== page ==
Other Applications of Hashing for Parallel Processing
Teradata Database employs row hashing for tasks beyond simple row distribution and retrieval.
Several types of join processing hash on join column values to determine which AMP is to handle the join of the particular rows. This enables Teradata Database to balance the join load across all AMPs, with each doing an even subset of the total work.
Similarly, the row hash match scan method sorts rows to be joined on their row hash values, then scans the joined tables in parallel to permit the scan of one of the tables to skip ahead in its hash scan to the row hash where the second table is already positioned, as indicated by the following graphic:
In this example, Table A reads and joins row 1 to row 1 of Table B. Table A then obtains the row hash value of the next row in Table B, row 9, and joins its row 9 to row 9 of Table B, which has a matching row hash value. Unmatched rows are skipped without being read by hashing to the next highest candidate value for which a join might be possible. This processing of candidate joined rows can shorten the time required to perform this join significantly. See SQL Request and Transaction Processing for more information about this join method.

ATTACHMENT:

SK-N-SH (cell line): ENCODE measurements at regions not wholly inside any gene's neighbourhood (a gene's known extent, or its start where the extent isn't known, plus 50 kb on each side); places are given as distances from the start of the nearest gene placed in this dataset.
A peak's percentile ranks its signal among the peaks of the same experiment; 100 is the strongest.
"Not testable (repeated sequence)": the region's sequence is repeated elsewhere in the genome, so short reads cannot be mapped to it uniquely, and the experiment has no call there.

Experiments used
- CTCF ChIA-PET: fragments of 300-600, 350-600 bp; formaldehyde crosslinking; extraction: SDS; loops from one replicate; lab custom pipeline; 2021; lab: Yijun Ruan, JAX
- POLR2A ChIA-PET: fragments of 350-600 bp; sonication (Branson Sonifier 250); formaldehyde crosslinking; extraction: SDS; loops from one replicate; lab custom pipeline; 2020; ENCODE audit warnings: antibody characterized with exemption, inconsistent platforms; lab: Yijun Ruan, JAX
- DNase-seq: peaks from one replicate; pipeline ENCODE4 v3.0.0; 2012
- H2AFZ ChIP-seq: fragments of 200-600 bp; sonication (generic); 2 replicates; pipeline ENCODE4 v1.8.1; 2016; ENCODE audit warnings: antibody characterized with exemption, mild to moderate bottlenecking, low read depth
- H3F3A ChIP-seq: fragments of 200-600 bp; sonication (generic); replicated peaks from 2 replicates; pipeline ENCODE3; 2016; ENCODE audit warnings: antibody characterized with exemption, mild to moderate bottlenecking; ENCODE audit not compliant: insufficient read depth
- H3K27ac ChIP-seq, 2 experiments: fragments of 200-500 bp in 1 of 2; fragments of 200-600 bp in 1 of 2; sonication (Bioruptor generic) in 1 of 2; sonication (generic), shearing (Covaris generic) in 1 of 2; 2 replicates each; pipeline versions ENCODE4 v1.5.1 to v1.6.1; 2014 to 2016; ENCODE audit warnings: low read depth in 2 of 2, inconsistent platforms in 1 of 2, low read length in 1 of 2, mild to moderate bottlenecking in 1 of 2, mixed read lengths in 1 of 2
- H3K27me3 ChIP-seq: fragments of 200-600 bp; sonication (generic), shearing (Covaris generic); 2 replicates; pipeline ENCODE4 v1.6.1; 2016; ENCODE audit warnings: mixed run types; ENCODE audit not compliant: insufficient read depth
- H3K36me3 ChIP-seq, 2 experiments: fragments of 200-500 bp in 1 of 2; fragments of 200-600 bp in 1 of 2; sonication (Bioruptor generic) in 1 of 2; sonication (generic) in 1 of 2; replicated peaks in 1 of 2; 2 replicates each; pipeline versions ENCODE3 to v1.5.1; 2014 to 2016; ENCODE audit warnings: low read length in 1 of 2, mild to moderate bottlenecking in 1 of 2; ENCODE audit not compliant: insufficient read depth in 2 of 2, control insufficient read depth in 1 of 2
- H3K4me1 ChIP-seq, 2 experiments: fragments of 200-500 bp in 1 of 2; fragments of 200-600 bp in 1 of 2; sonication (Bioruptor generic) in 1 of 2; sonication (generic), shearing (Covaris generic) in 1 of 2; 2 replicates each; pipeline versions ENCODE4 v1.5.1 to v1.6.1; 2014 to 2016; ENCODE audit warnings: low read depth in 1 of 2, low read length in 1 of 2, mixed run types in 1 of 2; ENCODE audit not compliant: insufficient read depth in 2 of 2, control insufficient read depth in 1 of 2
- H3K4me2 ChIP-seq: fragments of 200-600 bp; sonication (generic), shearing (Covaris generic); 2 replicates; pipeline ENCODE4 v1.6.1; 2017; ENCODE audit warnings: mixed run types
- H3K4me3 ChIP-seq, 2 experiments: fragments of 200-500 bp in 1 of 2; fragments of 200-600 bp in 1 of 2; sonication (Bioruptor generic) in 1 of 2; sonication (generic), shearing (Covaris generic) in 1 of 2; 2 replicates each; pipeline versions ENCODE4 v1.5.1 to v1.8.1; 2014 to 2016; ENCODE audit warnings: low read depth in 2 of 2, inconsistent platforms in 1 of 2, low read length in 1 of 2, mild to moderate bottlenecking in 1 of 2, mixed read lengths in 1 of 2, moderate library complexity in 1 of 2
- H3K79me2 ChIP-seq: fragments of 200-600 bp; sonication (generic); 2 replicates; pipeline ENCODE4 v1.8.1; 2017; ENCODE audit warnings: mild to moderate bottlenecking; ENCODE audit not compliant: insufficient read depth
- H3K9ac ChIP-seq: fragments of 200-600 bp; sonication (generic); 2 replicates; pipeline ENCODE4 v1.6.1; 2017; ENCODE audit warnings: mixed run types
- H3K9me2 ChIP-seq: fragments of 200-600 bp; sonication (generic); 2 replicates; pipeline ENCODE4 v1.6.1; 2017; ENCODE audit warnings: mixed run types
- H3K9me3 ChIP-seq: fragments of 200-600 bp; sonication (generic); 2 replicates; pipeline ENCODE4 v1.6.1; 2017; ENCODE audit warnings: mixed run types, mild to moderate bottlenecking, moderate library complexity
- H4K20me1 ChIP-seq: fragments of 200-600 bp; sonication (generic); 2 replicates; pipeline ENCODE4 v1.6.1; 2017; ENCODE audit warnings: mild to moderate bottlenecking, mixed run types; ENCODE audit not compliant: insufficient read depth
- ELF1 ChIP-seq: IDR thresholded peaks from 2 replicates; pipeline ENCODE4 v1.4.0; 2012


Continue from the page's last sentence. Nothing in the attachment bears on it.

Aggregate processing also takes advantage of hashing to build its totals. For example, the following graphic indicates how each AMP aggregates its rows locally as the parallel first step in the global parallel aggregation process:
Following that, the fields in the GROUP BY key are hashed, and the resulting hash bucket for each distinct value points to the AMP responsible for building the global aggregate for that piece of the aggregate.
The illustration shows only 1 AMP per node for simplicity of presentation. A real Teradata system typically has multiple AMPs per node, and each would be involved in performing its own role in producing the global aggregate totals.